Web Survey Bibliography
Decreasing participation in surveys leads to increasing survey costs or smaller precision because of reduced sample size, and may increase non-response bias in the likely case that noncontacts and refusals differ from respondents. Online panels have been promoted as the solution to this problem as online interviewing is relatively inexpensive, large samples can easily be drawn from panels comprising hundreds of thousands willing respondents and – as internet penetration increases – even specific groups such as the elderly will have internet access and belong to a panel. Sadly, and despite the rapidly increasing market share of web research, the rising star of online panels is rapidly on the wane. Firstly, response rates of samples drawn from access panels are not always easy to compute as part of the panel may be deadwood – people who have long stopped to participate – and others may be a member under different aliases. This also casts doubt on the size of the panel as advertised. Moreover due to self-selection, selection probabilities are completely unknown, and this makes it impossible to compute unbiased estimates of population characteristics. Secondly, response rates from panel members are decreasing at an astonishing speed. Where in the recent past the high response rates of access panels were the unique selling proposition, response rates of 20% from these access panel members are no exception. In addition, even as internet access becomes almost universal in some western countries, members of access panels are likely to have a number of characteristics – heavy internet user, being online regularly, eager to express one’s opinion, experienced with filling in forms, fond of incentives – that may well be related to survey questions and that may cause considerable bias. Finally, there seems to be a high degree of panel overlap. Recent estimates in the US show that an average panel member belongs to 7 other survey panels. Similar evidence from the Netherlands indicates that 80% of the total number of panel questionnaires is completed by 20% of the total number of panel members. Some survey researchers claim that the problems mentioned above can be reduced by applying some kind of weighting adjustment procedure, e.g. using weighting variables measured in a reference survey. We argue this is a too optimistic point of view.
The presentation will outline why access panels do not solve the problems caused by non-response, will discuss access panels in the framework of total survey error and will give examples of when access panels can be useful for academic and governmental research.
European survey research associaton conference 2007 (abstract)
Web Survey Bibliography - Bethlehem, J. (33)
- Web Panels for Official Statistics? ; 2013; Bethlehem, J., Cobben, F.
- Web Panels; 2012; Bethlehem, J., Biffignandi, S.
- Use of Response Propensities; 2012; Bethlehem, J., Biffignandi, S.
- Weighting Adjustment Techniques; 2012; Bethlehem, J., Biffignandi, S.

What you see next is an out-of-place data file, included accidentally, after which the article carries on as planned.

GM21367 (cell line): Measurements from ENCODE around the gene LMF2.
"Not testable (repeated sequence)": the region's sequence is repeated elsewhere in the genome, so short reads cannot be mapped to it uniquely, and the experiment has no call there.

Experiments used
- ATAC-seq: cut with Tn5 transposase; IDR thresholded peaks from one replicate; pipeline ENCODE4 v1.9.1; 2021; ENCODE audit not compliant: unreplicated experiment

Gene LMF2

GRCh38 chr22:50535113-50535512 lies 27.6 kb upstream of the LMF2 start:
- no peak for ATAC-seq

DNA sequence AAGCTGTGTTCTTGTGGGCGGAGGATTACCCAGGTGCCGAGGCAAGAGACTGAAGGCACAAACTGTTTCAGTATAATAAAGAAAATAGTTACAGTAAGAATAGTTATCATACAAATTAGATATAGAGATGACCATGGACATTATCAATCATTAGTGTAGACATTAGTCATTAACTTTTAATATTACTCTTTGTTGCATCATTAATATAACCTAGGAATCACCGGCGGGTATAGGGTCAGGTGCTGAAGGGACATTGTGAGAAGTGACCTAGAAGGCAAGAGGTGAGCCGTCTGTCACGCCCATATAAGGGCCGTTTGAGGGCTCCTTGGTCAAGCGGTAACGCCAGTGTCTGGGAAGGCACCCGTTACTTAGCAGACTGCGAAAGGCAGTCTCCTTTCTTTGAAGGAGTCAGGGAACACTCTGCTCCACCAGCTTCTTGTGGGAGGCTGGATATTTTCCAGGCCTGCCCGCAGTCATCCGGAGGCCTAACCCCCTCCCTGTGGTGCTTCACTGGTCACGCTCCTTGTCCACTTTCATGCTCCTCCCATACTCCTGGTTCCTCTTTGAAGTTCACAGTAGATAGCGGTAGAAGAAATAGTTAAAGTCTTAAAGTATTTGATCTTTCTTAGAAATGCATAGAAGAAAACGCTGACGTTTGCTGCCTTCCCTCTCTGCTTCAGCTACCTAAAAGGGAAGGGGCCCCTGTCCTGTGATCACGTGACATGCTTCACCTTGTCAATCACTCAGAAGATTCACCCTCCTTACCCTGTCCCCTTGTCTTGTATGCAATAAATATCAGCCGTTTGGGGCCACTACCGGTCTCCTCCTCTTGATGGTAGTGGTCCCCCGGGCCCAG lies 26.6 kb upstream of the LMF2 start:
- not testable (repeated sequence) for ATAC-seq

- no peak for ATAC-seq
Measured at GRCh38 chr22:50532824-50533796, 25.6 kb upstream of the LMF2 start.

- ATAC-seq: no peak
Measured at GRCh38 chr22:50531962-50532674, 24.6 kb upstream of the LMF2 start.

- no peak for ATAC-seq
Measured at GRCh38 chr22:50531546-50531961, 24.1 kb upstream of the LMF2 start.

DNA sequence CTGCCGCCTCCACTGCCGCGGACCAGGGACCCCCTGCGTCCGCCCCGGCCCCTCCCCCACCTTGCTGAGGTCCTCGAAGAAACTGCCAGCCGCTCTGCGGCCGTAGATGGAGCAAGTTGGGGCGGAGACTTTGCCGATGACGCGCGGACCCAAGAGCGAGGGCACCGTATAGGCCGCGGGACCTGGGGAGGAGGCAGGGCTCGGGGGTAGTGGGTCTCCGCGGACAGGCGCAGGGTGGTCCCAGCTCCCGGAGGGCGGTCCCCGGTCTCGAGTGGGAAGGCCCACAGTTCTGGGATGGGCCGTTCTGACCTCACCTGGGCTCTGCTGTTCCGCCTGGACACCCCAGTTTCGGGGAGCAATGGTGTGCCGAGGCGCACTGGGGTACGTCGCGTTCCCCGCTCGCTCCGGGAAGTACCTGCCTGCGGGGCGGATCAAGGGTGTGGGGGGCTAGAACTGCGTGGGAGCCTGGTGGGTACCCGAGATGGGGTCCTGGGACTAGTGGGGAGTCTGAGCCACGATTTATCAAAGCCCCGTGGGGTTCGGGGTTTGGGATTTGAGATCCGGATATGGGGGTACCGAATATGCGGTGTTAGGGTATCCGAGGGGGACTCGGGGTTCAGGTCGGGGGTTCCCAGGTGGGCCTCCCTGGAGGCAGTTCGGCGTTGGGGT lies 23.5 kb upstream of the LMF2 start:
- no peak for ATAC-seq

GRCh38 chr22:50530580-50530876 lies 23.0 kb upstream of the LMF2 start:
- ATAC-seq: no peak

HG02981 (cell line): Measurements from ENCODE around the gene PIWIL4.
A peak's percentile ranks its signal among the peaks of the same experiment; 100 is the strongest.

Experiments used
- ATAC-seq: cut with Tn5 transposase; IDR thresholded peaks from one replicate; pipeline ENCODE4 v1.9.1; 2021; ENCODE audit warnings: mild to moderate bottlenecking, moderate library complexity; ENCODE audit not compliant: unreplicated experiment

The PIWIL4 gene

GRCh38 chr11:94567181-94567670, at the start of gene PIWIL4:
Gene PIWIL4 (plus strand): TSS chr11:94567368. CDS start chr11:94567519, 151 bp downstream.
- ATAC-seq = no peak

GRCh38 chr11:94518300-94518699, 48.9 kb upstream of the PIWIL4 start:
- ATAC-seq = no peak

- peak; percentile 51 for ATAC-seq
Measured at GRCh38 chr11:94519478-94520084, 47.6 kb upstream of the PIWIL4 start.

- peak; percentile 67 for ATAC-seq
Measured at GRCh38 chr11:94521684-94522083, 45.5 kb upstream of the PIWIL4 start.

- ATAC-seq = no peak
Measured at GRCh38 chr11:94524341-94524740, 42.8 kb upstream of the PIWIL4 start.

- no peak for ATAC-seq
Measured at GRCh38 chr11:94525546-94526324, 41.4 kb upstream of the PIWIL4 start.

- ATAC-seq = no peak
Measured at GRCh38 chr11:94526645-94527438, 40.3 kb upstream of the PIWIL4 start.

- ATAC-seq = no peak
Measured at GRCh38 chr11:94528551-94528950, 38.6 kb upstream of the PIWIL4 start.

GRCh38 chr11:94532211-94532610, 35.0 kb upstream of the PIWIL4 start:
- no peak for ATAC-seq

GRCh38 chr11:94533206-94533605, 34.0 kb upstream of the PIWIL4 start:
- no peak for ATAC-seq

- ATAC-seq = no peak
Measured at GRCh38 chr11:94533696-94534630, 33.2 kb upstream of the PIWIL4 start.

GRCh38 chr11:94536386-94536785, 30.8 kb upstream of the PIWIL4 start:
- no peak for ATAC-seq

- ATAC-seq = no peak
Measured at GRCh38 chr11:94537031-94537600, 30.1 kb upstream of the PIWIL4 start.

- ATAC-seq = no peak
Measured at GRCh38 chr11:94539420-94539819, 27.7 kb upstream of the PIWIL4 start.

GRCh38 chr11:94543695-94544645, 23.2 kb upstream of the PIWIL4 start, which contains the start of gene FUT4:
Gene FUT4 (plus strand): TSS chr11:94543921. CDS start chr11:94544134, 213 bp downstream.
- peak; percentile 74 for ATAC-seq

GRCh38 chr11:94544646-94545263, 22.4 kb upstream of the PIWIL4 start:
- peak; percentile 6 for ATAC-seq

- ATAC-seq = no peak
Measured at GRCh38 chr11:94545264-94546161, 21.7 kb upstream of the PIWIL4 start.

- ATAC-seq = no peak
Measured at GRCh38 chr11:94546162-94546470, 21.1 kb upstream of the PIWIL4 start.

- The Problem of Self-Selection; 2012; Bethlehem, J.,Biffignandi, S.
- The Problem of Undercoverage; 2012; Bethlehem, J., Biffignandi, S.
- Mixed-Mode Surveys; 2012; Bethlehem, J., Biffignandi, S.
- Designing a Web Survey Questionnaire; 2012; Bethlehem, J., Biffignandi, S.
- Web Surveys: Methodological Problems and Research Perspectives; 2012; Biffignandi, S., Bethlehem, J.
- About Web Surveys ; 2012; Bethlehem, J., Biffignandi, S.
- Errors in Web Surveys; 2012; Bethlehem, J., Biffignandi, S.
- Sampling for Web Surveys.; 2012; Bethlehem, J., Biffignandi, S.
- The Road to Web Surveys; 2012; Bethlehem, J., Biffignandi, S.
- Web Surveys and Other Modes of Data Collection; 2012; Bethlehem, J., Biffignandi, S.
- Handbook of Web Surveys; 2012; Bethlehem, J. Biffignandi, S.
- Handbook of Nonresponse in Household Surveys ; 2011; Bethlehem, J., Cobben, F., Schouten, B.
- Can web surveys provide an adequate alternative to phone and face to face surveys?; 2011; Bethlehem, J.
- How Representative Are Online Panels? Problems of Coverage and Selection and Possible Solutions; 2010; Bethlehem, J., Scherpenzeel, A.
- Selection Bias in Web Surveys; 2010; Bethlehem, J.
- Can we make official statistics with self-selection web surveys?; 2009; Bethlehem, J.
- The rise of survey sampling; 2009; Bethlehem, J.
- New developments in survey methodology for official statistics; 2009; Bethlehem, J.
- Indicators for the representativeness of survey response; 2009; Schouten, B., Cobben, F., Bethlehem, J.
- Use of Web surveys in Official Statistics; 2009; Bethlehem, J.
- Applied Survey Methods: A Statistical Perspective (Wiley Series in Survey Methodology); 2009; Bethlehem, J.
- Nonresponse Bias in Surveys; 2009; Bethlehem, J., Vehovar, V., Stoop, I., Schouten, B., Shlomo, N., Skinner, C., Montaquila, J.
- Representativity of web surveys – an illusion?; 2008; Bethlehem, J.
- How accurate are self-selection web surveys?; 2008; Bethlehem, J.
- Online Panels - A Paradigm Theft? ; 2007; Bethlehem, J., Stoop, I.
- Access Panels and Survey Nonresponse: Making It Better or Worse?; 2007; Stoop, I., Bethlehem, J., de Bie, S.
- Blaise – Alive and kicking for 20 years; 2006; Bethlehem, J., Hofman, L.
- Internet Survey Developments At Statistics Netherlands; 2005; Bethlehem, J.
- TADEQ: A Tool for the Documentation and Analysis of Electronic Questionnaires; 2004; Bethlehem, J., Hundepool, A.